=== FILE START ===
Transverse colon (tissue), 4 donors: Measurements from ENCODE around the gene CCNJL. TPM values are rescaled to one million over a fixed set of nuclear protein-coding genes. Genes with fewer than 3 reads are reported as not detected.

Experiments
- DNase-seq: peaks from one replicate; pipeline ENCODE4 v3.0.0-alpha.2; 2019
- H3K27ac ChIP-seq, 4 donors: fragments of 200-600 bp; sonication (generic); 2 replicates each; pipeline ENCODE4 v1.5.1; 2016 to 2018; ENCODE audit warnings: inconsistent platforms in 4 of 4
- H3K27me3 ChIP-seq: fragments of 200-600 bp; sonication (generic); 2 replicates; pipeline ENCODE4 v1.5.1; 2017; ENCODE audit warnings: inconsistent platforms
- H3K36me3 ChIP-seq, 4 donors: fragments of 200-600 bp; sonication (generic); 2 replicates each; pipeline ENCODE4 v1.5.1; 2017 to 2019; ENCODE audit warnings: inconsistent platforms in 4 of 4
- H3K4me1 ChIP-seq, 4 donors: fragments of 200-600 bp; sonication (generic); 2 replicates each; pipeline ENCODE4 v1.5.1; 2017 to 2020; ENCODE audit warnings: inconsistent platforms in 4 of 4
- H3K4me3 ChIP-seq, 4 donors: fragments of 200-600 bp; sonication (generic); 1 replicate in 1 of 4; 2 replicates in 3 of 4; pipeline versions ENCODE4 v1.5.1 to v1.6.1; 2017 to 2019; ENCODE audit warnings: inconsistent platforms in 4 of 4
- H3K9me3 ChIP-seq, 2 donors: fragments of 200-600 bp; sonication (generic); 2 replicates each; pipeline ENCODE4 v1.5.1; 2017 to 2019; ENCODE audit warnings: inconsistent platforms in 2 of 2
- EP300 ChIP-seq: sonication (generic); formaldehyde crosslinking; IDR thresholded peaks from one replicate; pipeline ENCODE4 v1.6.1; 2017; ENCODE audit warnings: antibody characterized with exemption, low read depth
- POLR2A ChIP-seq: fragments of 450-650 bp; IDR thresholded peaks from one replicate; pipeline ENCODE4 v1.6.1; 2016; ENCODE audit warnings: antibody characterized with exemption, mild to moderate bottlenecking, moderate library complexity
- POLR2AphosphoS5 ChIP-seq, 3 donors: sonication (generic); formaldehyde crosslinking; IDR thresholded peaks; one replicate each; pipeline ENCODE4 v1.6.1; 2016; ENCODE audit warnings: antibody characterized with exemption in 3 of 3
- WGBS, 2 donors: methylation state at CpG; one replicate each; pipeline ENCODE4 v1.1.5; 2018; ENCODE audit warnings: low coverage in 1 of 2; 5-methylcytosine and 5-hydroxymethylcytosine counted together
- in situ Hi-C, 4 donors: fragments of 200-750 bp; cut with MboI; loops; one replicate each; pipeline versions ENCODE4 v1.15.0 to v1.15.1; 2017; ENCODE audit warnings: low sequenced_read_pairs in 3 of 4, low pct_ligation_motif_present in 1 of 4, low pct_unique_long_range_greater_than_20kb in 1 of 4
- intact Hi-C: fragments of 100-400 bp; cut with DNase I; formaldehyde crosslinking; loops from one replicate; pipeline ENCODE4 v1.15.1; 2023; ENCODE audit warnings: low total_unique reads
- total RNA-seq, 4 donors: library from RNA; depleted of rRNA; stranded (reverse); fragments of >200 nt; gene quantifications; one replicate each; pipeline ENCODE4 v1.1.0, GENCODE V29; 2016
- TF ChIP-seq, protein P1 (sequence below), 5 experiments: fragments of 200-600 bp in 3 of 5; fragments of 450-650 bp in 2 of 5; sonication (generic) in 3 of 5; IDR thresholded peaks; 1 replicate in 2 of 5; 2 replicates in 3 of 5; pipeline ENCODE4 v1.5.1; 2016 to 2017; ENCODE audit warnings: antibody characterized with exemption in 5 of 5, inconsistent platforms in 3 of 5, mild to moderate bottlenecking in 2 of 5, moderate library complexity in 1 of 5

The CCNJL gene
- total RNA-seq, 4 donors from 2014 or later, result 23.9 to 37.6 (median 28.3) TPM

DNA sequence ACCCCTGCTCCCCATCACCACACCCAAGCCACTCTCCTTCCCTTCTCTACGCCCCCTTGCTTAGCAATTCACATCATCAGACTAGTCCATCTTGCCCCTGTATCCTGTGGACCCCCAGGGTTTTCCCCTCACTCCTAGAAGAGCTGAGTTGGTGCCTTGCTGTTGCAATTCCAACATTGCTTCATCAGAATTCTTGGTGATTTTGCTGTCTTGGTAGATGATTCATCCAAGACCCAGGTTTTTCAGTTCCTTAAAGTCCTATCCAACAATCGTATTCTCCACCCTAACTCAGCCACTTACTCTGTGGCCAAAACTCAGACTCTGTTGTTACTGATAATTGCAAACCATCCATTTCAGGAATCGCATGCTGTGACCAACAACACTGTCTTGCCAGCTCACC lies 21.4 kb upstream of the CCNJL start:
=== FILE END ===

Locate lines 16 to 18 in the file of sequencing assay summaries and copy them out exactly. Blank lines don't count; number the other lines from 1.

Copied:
- total RNA-seq, 4 donors: library from RNA; depleted of rRNA; stranded (reverse); fragments of >200 nt; gene quantifications; one replicate each; pipeline ENCODE4 v1.1.0, GENCODE V29; 2016
- TF ChIP-seq, protein P1 (sequence below), 5 experiments: fragments of 200-600 bp in 3 of 5; fragments of 450-650 bp in 2 of 5; sonication (generic) in 3 of 5; IDR thresholded peaks; 1 replicate in 2 of 5; 2 replicates in 3 of 5; pipeline ENCODE4 v1.5.1; 2016 to 2017; ENCODE audit warnings: antibody characterized with exemption in 5 of 5, inconsistent platforms in 3 of 5, mild to moderate bottlenecking in 2 of 5, moderate library complexity in 1 of 5

The CCNJL gene